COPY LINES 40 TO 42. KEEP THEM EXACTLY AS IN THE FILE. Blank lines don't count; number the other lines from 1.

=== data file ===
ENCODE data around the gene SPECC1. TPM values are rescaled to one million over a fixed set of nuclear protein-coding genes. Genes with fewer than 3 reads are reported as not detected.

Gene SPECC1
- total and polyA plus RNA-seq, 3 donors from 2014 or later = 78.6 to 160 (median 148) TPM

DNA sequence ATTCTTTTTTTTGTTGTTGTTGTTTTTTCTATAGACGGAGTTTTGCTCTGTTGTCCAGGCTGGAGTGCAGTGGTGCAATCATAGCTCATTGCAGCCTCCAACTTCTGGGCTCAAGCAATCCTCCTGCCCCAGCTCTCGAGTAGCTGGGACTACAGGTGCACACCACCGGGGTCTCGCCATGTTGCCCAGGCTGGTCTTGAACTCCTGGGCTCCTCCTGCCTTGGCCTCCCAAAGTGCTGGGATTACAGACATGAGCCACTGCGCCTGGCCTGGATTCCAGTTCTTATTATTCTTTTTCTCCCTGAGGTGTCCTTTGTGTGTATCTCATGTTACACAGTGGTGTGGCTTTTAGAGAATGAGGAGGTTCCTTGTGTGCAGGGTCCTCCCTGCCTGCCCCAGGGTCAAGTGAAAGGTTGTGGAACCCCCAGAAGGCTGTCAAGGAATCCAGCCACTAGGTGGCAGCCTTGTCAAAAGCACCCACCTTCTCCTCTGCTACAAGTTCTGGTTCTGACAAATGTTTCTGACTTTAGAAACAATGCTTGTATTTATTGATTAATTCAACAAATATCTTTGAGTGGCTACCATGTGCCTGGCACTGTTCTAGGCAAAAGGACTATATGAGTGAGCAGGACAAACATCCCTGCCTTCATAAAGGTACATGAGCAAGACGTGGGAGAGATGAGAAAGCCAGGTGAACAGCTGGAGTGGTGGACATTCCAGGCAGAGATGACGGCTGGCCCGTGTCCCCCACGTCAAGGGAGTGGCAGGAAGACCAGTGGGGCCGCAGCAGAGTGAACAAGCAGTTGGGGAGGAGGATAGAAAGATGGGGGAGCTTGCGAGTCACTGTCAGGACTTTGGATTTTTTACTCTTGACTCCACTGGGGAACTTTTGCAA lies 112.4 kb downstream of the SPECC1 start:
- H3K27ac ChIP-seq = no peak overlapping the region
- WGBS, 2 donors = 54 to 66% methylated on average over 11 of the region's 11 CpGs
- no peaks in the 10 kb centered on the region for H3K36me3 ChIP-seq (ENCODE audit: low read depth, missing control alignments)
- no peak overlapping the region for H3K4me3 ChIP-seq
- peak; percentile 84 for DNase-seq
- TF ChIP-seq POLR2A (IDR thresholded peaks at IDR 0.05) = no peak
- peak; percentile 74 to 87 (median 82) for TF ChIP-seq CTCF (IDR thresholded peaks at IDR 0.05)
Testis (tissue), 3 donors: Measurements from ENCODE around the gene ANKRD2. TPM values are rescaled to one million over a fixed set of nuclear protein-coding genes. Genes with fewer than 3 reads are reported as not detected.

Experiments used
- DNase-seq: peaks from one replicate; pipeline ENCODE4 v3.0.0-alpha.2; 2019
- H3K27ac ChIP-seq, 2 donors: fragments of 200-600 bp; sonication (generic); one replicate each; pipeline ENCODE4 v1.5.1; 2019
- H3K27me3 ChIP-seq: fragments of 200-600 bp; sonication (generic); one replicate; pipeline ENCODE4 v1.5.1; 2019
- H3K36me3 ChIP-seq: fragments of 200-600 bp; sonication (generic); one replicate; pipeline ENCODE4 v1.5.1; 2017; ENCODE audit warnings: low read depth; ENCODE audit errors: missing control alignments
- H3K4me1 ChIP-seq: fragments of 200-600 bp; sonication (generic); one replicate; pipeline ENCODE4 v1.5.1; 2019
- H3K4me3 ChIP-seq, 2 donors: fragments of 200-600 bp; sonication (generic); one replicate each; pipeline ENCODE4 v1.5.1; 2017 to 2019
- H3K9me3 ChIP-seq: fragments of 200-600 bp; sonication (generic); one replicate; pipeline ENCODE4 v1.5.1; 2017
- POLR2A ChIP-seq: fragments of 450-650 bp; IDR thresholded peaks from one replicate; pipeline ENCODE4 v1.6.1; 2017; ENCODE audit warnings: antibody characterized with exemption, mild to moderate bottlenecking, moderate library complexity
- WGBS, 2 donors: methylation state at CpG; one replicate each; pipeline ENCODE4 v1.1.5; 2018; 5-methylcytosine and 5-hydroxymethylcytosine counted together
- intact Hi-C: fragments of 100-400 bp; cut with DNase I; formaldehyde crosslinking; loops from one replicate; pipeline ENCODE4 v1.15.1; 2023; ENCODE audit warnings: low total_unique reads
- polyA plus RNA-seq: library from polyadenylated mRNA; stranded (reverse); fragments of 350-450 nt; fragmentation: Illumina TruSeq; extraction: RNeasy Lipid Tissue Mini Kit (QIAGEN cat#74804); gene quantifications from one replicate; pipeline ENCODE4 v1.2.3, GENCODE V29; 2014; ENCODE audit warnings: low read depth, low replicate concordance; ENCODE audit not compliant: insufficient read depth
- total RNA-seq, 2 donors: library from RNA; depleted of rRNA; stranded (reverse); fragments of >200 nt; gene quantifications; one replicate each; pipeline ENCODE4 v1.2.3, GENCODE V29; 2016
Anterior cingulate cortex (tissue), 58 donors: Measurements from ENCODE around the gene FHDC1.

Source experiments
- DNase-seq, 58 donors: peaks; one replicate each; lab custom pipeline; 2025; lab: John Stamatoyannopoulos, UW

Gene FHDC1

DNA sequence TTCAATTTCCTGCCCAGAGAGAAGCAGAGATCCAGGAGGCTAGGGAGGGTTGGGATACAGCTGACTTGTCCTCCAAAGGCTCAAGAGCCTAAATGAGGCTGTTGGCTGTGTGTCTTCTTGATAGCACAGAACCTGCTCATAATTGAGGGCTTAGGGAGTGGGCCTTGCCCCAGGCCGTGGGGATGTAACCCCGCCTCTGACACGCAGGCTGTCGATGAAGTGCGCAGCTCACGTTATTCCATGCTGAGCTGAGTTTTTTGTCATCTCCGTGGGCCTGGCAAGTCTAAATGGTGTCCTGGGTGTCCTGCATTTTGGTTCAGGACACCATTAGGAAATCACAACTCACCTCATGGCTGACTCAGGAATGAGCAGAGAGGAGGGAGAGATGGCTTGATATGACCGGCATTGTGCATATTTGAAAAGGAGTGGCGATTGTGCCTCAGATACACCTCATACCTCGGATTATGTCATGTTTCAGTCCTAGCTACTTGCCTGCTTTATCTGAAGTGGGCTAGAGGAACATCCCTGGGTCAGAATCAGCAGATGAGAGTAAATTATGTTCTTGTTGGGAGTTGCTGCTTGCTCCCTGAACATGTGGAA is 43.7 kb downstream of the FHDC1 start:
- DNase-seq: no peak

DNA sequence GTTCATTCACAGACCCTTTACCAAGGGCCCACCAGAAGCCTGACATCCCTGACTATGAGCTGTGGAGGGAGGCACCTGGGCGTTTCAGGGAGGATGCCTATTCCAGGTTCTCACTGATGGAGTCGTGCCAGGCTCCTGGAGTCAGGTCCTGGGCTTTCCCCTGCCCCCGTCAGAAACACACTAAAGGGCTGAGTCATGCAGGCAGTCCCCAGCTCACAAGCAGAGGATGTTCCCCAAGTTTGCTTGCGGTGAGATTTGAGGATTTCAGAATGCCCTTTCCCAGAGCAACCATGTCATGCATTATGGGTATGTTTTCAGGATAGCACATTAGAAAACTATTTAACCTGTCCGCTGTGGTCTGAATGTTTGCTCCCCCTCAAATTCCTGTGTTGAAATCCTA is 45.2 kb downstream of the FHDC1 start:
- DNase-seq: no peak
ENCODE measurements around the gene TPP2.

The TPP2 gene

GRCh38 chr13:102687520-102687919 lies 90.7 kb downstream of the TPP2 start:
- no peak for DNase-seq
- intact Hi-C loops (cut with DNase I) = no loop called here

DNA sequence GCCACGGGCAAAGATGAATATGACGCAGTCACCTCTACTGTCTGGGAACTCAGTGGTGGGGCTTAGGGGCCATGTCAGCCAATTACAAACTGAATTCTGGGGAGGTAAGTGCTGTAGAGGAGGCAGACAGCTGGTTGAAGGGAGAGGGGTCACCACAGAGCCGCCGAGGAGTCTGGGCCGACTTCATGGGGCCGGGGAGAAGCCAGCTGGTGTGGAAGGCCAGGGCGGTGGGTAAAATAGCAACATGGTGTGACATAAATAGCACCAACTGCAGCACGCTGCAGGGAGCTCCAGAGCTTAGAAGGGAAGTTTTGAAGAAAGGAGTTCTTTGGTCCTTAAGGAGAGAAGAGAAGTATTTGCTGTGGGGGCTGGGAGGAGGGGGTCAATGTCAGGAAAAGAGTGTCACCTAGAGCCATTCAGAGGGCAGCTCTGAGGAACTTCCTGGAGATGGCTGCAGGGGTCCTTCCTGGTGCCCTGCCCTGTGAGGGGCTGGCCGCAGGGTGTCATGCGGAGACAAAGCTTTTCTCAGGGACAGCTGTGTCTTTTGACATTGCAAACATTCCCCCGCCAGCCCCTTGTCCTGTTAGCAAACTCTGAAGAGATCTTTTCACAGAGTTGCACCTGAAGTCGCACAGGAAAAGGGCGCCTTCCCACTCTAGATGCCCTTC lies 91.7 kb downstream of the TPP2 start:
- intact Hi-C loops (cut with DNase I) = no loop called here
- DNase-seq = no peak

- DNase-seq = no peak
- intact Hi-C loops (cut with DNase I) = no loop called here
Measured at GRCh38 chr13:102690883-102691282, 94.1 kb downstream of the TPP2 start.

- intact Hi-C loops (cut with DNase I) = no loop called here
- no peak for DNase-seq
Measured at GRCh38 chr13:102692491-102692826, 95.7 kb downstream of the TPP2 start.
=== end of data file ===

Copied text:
- intact Hi-C loops (cut with DNase I) = no loop called here
- DNase-seq = no peak

- DNase-seq = no peak